Walker began talking to himself and fighting suicidal thoughts. “I hated myself and music at the time. I sucked live, I looked like shit, I woke up in cold sweats.
“I couldn’t think of how to get out of this on my own. I thought: I have set rules for myself and I have broken them all; this is only getting worse. ”He made a reservation at a desert motel and attempted suicide.
“I had a concoction that was safe enough to turn me on my ass and kill me,” he says carefully, “but I woke up. Somehow I woke up, thank goodness Buddha, whatever is there. “A pause.” When you try to commit suicide and it doesn’t work, it’s obviously a turning point. “
Still using drugs, Walker returned home to New York and contacted his record label for help. Within 24 hours, the Secretly Canadian label and MusiCares, a Grammy-affiliated nonprofit, had put Walker on a flight to a rehab center in Nashville. “Once I got there, I thought I was an alien and couldn’t relate to anyone, mostly rednecks absolutely fried for their drugs of choice.”
Group therapy sessions, initially overwhelming, turned surprisingly emotional. “You hear someone in the room who is seven days old [sober], who is 30 days old, and then someone who is seven years old. Just what? ‘ Is a life possible without these things? And all their stories are very similar to yours. “
Walker discovered that there were meetings in New York that he could attend, day or night. And then came the pandemic.
“It’s really bad for people in my situation,” he says. “I like seeing people in recovery, going for a walk, going to dinner after a meeting, but I had to be much more willing to make it work. I had to call people a lot on the phone. I have had some of the darkest moments of my life in sobriety, but I have not yet managed to drink or consume, which is this strange miracle. “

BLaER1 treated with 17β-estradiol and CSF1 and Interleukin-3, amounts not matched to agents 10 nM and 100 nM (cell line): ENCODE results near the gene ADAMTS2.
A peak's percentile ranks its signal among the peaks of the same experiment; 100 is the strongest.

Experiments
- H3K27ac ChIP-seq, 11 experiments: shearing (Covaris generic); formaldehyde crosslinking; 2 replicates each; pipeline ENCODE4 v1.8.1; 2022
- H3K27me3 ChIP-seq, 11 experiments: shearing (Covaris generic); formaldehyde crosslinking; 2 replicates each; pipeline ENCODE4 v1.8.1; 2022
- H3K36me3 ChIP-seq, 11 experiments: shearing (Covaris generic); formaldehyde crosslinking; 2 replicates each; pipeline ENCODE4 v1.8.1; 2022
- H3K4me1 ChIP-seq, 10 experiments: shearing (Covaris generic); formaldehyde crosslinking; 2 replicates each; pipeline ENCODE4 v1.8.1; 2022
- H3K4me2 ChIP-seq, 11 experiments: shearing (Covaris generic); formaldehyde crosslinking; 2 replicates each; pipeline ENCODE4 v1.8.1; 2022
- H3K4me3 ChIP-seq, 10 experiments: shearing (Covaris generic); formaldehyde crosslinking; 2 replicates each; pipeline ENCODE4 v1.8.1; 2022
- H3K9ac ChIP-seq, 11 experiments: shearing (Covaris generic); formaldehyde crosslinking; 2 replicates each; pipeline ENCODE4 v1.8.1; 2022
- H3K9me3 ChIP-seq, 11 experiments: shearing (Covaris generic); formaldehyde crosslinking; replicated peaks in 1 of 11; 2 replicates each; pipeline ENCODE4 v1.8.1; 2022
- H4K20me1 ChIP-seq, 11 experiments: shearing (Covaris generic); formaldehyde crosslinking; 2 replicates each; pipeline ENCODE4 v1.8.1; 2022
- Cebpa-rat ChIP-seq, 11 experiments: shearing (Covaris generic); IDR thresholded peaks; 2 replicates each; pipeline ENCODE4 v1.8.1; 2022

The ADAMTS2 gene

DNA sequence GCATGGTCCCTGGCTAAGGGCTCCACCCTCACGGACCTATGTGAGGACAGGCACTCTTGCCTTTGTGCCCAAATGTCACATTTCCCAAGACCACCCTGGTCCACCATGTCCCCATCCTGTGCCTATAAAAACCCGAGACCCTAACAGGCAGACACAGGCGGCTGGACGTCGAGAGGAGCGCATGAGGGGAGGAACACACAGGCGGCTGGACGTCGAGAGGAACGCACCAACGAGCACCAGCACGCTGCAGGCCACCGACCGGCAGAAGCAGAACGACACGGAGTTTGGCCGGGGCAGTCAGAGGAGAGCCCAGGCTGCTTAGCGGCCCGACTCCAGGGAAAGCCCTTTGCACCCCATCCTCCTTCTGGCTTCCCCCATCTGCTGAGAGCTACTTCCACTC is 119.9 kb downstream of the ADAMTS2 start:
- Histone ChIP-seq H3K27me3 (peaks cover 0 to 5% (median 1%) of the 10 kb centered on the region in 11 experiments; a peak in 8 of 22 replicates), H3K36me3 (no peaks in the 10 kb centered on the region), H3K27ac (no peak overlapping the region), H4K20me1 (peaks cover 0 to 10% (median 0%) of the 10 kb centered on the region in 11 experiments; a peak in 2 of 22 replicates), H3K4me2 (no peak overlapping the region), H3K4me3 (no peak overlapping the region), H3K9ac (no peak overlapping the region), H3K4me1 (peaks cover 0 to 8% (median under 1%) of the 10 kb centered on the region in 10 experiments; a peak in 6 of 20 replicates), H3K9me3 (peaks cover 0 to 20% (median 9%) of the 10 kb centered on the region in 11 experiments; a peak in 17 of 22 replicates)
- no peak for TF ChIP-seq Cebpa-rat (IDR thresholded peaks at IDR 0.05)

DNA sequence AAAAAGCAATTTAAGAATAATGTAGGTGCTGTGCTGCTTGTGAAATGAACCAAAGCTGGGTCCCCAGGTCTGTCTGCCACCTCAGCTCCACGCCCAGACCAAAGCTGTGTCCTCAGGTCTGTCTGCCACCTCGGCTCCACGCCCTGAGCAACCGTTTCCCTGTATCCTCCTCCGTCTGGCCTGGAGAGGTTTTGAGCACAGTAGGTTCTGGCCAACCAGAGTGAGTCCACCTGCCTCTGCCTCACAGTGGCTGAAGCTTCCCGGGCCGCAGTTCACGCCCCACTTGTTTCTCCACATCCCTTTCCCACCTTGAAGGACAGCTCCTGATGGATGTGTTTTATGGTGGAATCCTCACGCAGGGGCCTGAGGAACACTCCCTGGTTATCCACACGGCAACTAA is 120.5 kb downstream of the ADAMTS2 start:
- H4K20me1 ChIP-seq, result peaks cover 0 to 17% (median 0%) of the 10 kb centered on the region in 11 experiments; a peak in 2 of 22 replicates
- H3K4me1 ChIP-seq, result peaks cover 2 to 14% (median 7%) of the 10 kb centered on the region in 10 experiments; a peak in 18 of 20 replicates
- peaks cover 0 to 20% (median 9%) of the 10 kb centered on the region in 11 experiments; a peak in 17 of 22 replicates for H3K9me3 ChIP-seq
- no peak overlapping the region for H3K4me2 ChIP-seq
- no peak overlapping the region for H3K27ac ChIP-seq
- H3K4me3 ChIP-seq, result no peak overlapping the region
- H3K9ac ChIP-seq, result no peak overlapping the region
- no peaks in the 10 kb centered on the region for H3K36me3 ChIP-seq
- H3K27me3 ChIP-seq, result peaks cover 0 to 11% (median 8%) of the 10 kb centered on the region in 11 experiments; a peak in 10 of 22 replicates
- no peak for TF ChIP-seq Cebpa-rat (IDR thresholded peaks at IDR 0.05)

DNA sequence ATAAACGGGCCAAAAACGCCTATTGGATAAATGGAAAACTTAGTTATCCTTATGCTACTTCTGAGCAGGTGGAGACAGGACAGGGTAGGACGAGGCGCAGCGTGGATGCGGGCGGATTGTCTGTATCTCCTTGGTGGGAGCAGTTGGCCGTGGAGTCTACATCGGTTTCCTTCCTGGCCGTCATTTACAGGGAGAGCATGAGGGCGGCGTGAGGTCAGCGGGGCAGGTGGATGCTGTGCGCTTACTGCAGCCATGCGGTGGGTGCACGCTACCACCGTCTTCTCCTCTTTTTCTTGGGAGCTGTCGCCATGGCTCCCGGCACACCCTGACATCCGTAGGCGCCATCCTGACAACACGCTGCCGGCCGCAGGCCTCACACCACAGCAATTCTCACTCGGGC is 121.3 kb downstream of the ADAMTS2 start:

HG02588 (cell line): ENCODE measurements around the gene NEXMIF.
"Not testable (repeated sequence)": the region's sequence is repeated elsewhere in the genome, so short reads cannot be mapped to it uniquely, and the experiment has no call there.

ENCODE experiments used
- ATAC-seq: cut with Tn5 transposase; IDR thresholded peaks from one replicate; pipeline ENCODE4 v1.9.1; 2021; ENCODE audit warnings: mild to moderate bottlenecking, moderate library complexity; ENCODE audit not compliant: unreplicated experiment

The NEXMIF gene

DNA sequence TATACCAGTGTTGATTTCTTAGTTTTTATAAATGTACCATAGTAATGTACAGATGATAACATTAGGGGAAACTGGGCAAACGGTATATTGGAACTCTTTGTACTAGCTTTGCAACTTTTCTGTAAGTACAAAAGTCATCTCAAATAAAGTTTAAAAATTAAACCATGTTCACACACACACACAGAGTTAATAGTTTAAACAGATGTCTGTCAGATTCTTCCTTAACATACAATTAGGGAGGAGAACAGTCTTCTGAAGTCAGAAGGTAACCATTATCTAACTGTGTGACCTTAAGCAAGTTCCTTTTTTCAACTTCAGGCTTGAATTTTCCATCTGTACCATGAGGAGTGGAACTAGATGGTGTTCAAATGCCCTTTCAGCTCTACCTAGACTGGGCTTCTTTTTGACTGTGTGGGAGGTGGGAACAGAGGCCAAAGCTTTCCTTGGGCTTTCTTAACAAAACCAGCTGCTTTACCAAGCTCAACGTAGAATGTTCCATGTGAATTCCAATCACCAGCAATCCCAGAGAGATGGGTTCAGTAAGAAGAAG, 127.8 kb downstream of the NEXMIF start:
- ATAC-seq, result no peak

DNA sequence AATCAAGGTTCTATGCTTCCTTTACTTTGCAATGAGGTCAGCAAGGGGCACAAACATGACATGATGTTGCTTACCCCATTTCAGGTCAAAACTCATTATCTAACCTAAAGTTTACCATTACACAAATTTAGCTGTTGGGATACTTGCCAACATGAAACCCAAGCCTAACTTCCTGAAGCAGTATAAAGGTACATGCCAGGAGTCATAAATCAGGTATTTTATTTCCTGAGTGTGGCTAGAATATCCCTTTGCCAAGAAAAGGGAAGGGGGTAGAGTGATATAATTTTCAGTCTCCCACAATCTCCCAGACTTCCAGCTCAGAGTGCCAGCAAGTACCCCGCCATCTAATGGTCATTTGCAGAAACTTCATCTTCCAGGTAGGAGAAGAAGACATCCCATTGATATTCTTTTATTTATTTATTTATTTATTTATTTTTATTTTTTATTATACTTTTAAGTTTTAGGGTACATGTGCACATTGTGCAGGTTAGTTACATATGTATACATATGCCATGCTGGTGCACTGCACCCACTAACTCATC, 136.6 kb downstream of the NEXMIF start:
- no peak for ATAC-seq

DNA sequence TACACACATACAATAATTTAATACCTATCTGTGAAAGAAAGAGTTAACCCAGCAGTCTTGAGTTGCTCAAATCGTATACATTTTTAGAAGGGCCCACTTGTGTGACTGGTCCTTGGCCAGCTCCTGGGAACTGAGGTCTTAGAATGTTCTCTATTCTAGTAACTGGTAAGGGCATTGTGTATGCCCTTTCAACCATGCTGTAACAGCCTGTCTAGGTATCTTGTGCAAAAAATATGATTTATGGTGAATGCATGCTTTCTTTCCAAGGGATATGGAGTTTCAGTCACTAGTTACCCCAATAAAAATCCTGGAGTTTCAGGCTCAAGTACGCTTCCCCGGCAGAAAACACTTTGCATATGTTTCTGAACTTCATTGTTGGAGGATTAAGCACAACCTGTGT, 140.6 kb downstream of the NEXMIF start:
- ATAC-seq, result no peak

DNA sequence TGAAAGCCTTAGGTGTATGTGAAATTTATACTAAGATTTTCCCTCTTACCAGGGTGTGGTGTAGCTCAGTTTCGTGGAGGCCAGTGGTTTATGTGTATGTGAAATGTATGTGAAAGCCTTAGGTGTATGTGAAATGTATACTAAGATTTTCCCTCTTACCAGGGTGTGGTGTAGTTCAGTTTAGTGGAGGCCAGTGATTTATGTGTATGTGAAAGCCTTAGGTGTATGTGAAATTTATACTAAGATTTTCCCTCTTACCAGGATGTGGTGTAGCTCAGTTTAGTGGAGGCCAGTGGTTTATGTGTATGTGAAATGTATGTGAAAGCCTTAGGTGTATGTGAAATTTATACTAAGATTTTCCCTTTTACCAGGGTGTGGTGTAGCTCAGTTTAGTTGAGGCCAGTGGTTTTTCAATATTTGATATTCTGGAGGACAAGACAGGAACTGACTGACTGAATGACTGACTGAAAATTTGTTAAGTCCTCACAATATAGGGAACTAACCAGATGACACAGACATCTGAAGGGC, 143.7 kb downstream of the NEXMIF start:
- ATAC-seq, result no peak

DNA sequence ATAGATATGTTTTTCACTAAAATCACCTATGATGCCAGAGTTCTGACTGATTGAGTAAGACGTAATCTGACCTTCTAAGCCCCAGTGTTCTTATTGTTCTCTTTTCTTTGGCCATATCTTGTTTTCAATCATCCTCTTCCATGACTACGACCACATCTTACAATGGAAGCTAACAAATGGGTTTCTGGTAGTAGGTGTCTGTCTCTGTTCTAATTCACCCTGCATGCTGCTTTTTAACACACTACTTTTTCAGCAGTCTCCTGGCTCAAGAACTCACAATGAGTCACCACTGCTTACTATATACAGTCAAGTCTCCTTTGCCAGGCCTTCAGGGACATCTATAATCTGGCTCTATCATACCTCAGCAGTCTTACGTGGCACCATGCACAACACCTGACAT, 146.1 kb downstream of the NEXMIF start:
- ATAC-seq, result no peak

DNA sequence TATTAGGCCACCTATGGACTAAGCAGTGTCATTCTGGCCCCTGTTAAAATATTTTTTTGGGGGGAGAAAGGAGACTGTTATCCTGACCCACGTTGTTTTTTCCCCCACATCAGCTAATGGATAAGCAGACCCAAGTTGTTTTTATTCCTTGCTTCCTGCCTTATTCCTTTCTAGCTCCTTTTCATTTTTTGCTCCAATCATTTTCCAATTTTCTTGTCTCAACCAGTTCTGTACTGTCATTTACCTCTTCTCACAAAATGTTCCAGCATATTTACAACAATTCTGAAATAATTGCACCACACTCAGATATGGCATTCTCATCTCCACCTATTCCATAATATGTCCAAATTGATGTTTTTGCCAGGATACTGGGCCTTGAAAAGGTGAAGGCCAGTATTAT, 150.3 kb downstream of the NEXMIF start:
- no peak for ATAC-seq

The change in circumstances forced a change of focus. Where previous albums had been sculpted from intense jam sessions, this time Walker sat down and began working on precisely written songs. “I had never written in a state of joy,” he says. “There is a lot of happiness in music now, there is more personality. It was like finding myself again. “
While Stormy Deafman Glance (2018) sounded exhausted and abstract, the first sound you hear on Course in Fable is exalting major chords, before diving into complicated progressive changes in time signatures. It is the strongest material of his career so far, with his collaborators including celebrated Chicago producer John McEntire of the post-rock group Tortoise. In Rang Dizzy, Walker sings, “I’m so fried / fuck me, I’m alive.” Walker is self-releasing the album on his own Husky Pants label, a source of pride for the former record dealer.
That work ethic was evident during a winter where he checked in at 8 p.m. to work at the Target department store, stacking shelves on the night shift for minimum wage. “It’s not a cosplay as a rigid job,” he laughs. “I really needed the money.”
Walker enjoyed his new routine. “I came to know many things that I had missed. As stupid as it is, I like to show up and do something outside of music. It’s great to be around people who say, ‘Who is Sun Ra?’
“I don’t have the answers, but I know this works for me,” he says looking out the open window. “I believe that it is possible to live without drugs and alcohol in pain and death now, and I never thought that would happen, and I am very honored by life at this time. I am grateful to be able to live ”.
Cause in Fable is now available in Husky Pants.
George is Digismak’s reported cum editor with 13 years of experience in Journalism